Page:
The point of Biblical Marriage

The fundamental problem with the author's article though lies in their incorrect view on marriage in the New Testament. Real quickly we see this misunderstanding as the author says “Marriage is certainly not needed today since birth control is available and many feel they can be more effective without the legal burden of marriage. Marriage had to do with ownership not love. I can't imagine anyone getting married who hasn't first lived together many years!”. The idea that NT marriage had to do with ownership and not love is incorrect, and blatantly so. One only needs to read St. Paul's Letter to the Ephesians, which is recited at every first Eastern Orthodox marriage:

“Wives, submit to your own husbands, as to the Lord. For the husband is the head of the wife, as also Christ is head of the church; and He is the Savior of the body. Therefore, just as the church is subject to Christ, so let the wives be to their own husbands in everything. Husbands, love your wives, just as Christ also loved the church and gave Himself for her, that He might sanctify and cleanse her with the washing of water by the word, that He might present her to Himself a glorious church, not having spot or wrinkle or any such thing, but that she should be holy and without blemish. So husbands ought to love their own wives as their own bodies; he who loves his wife loves himself. For no one ever hated his own flesh, but nourishes and cherishes it, just as the Lord does the church. For we are members of His body, of His flesh and of His bones. “For this reason a man shall leave his father and mother and be joined to his wife, and the two shall become on flesh”. This is a great mystery, but I speak concerning Christ and the church. Nevertheless let each one of you in particular so love his own wife as himself, and let the wife see that she respects her husband.”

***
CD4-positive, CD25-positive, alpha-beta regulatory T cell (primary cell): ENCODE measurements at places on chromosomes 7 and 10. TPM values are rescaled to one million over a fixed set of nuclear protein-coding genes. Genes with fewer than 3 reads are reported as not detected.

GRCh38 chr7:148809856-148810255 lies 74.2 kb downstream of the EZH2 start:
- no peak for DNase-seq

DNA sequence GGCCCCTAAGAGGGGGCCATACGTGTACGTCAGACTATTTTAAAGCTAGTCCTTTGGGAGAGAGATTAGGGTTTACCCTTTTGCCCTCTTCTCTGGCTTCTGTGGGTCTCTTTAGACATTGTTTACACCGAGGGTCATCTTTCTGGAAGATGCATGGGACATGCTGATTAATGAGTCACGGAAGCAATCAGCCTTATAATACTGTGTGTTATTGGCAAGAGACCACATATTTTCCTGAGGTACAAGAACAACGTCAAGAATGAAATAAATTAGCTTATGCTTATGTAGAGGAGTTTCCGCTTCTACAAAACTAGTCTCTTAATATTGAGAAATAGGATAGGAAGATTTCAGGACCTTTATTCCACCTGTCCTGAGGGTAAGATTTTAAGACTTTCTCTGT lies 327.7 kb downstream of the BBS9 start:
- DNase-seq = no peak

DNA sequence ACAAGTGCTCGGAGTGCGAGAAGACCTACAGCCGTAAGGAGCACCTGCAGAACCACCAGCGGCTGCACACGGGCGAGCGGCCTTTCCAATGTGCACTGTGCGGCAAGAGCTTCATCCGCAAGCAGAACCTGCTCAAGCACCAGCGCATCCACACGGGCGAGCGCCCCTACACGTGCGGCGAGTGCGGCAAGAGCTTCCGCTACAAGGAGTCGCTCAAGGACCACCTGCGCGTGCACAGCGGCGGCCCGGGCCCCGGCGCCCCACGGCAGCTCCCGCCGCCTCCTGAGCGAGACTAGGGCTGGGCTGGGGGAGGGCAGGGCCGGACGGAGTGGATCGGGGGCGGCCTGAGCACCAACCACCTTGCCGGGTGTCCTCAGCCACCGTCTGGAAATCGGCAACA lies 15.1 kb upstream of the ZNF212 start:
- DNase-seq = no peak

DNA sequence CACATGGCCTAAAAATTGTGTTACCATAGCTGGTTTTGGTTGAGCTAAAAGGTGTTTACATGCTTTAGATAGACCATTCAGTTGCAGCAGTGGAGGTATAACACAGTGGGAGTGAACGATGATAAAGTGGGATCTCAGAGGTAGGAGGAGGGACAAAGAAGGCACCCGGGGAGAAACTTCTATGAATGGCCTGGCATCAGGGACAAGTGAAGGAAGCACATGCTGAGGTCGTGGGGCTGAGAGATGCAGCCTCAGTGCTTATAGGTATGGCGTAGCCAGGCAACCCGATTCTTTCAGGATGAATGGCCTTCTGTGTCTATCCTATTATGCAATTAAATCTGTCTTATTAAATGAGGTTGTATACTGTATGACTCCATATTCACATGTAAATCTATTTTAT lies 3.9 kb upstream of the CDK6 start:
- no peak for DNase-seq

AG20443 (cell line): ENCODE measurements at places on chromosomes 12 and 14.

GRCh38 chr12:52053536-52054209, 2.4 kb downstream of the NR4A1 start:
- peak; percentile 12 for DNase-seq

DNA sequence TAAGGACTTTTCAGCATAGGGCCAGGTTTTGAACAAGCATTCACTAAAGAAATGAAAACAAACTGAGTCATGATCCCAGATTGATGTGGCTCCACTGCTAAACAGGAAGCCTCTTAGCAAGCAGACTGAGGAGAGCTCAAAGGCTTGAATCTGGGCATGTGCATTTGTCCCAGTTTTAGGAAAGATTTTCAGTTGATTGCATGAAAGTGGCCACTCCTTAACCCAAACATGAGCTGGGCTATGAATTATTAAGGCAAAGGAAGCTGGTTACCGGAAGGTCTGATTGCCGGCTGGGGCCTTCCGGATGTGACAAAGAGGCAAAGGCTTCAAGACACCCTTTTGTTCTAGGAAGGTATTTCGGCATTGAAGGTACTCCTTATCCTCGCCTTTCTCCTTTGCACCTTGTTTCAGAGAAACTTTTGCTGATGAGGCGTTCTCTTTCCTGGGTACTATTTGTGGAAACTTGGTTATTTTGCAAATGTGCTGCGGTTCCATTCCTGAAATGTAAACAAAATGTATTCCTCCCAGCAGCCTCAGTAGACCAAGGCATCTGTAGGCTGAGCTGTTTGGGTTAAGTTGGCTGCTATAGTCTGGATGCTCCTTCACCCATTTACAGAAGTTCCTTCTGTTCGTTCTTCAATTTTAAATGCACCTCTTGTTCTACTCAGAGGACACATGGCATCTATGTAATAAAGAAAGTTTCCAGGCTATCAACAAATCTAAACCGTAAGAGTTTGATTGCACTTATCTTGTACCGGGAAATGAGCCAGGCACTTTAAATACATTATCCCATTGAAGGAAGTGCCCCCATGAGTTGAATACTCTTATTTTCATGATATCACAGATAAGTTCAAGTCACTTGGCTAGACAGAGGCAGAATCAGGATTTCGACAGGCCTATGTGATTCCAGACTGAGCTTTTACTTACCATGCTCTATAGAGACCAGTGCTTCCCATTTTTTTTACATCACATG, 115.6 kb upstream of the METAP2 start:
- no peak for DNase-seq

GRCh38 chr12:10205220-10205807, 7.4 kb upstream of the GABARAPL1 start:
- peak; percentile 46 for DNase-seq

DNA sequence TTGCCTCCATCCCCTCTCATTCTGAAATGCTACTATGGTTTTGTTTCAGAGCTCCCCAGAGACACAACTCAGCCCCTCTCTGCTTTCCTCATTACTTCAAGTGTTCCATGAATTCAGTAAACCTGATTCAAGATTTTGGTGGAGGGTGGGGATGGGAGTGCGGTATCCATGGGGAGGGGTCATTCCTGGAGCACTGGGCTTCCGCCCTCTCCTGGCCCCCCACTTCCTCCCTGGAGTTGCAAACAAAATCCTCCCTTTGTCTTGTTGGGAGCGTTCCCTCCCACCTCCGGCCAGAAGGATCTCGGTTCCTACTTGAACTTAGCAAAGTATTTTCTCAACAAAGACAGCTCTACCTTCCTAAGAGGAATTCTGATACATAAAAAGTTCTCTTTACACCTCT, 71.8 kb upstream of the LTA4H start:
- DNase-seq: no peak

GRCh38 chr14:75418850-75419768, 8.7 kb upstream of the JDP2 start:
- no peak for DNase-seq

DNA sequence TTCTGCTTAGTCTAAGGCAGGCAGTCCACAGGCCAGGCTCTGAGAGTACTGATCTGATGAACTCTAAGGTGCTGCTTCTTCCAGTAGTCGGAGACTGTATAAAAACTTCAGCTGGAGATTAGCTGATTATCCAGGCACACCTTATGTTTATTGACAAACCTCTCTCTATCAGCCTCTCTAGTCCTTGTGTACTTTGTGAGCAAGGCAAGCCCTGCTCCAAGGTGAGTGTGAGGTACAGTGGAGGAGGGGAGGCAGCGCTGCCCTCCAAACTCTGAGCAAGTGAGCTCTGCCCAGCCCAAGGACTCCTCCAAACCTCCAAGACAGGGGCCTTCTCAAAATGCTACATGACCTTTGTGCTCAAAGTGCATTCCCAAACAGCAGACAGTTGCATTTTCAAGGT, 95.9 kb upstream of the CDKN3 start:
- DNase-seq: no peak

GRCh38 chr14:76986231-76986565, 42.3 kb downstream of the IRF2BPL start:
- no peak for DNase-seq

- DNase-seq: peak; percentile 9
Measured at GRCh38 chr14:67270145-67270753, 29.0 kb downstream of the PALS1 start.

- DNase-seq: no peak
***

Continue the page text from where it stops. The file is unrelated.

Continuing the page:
Notice, firstly, that the relationship here is monogamous. There's no indication that the polygamy in the OT carried over into the NT, and as far as I can tell from the writing of the Apostolic Fathers thus far, there's been no indication of polygamy. Secondly, love. Love is the binding force in marriage, a love that resembles Christ and His Church; both the OT and the NT used marriage language to indicate God's relationship with His chosen people, the Old and the New Israel. For the author to say that “Marriage is certainly not needed today” not only undermines the sacrament of marriage, but undermines the entire relationship between God and His Church.

Understanding that a husband and his wife become “one flesh”, something that has been established ever since Adam and Eve, it seems – regardless of the multiple connotations of pornoi – that premarital can't be holy. All actions Christians are supposed to do are meant to Glorify God and bring us closer to Christ. Sex itself is a representation of Christ taking His Bride, the Church. As such, how can one merge with a flesh outside of marriage, and still glorify Christ? How can one take a false Church, become one flesh with it, and truly say that they represented Christ taking His Bride? This is related to why St. Paul says in his First Letter to the Corinthians:

“Do you not know that your bodies are members of Christ? Shall I then take the members of Christ and make them members of a harlot? Certainly not! Or do you not know that he who is joined to a harlot is one body with her? For “the two,” He says, “shall become one flesh.”

As Fr. Alexander Schmemann points out in “For The Life Of The World” (which I suggest everyone to read, regardless if they are Orthodox or not) that marriage is “not to be blessed and 'solemnized' – after a rehersal and with the help of the photographer – but restored. This restoration, furthermore, is in Christ...” (82). To somehow merge into one flesh outside of marriage and think that it is totally acceptable is against everything that St. Paul teaches us in his epistle, based on marriage alone. This obviously is not going to be the best reply, but I think it is sufficient enough for now.

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9 - “For The Life Of The World” by Alexander Schmemann, page 82. Copyright 1963
10 - All biblical quotes from The Orthodox Study bible: New Testament and Psalms. NKJV



At January 17, 2011 at 6:35 PM , Blogger Ikonophile said...

Perhaps a link to the original article would put this article in better perspective?


At January 17, 2011 at 6:41 PM , Blogger phyzics said...


Fair point: